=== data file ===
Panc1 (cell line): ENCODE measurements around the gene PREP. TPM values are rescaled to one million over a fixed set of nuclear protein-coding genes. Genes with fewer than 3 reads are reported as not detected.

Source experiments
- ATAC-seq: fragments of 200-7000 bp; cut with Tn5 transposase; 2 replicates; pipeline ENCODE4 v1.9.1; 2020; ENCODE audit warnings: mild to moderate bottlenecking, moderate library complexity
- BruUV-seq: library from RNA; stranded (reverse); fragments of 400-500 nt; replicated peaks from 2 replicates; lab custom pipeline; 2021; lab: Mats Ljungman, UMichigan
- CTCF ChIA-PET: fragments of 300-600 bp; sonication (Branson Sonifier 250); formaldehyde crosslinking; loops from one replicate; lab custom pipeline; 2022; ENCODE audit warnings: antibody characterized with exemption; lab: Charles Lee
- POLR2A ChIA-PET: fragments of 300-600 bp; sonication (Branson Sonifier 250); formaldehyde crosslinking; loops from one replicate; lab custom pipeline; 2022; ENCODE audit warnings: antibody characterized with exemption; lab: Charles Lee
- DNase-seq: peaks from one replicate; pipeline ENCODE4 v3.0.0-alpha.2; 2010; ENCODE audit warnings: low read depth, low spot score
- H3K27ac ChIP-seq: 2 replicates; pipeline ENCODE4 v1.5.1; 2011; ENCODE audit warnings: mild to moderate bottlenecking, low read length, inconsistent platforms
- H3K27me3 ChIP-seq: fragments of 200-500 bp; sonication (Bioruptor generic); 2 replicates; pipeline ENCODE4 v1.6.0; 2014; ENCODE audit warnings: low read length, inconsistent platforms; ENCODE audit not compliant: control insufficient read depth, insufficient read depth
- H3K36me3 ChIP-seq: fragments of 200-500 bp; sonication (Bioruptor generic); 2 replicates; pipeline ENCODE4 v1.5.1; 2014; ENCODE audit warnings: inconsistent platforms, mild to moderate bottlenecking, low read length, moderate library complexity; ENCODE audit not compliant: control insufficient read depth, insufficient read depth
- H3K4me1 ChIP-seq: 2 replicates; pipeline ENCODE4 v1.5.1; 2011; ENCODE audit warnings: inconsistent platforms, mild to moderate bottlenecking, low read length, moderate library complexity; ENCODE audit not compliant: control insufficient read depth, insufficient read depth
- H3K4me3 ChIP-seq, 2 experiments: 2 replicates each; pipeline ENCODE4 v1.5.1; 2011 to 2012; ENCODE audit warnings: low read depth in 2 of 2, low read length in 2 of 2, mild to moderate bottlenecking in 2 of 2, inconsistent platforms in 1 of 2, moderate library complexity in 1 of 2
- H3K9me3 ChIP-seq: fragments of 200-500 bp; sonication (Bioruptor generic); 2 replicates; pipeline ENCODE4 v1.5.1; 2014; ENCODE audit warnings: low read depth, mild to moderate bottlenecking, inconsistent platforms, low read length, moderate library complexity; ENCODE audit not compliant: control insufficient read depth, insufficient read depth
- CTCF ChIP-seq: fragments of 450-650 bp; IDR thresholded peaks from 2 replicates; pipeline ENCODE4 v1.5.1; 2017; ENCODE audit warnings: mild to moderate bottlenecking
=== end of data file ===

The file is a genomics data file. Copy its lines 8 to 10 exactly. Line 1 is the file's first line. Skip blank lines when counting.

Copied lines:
- H3K27ac ChIP-seq: 2 replicates; pipeline ENCODE4 v1.5.1; 2011; ENCODE audit warnings: mild to moderate bottlenecking, low read length, inconsistent platforms
- H3K27me3 ChIP-seq: fragments of 200-500 bp; sonication (Bioruptor generic); 2 replicates; pipeline ENCODE4 v1.6.0; 2014; ENCODE audit warnings: low read length, inconsistent platforms; ENCODE audit not compliant: control insufficient read depth, insufficient read depth
- H3K36me3 ChIP-seq: fragments of 200-500 bp; sonication (Bioruptor generic); 2 replicates; pipeline ENCODE4 v1.5.1; 2014; ENCODE audit warnings: inconsistent platforms, mild to moderate bottlenecking, low read length, moderate library complexity; ENCODE audit not compliant: control insufficient read depth, insufficient read depth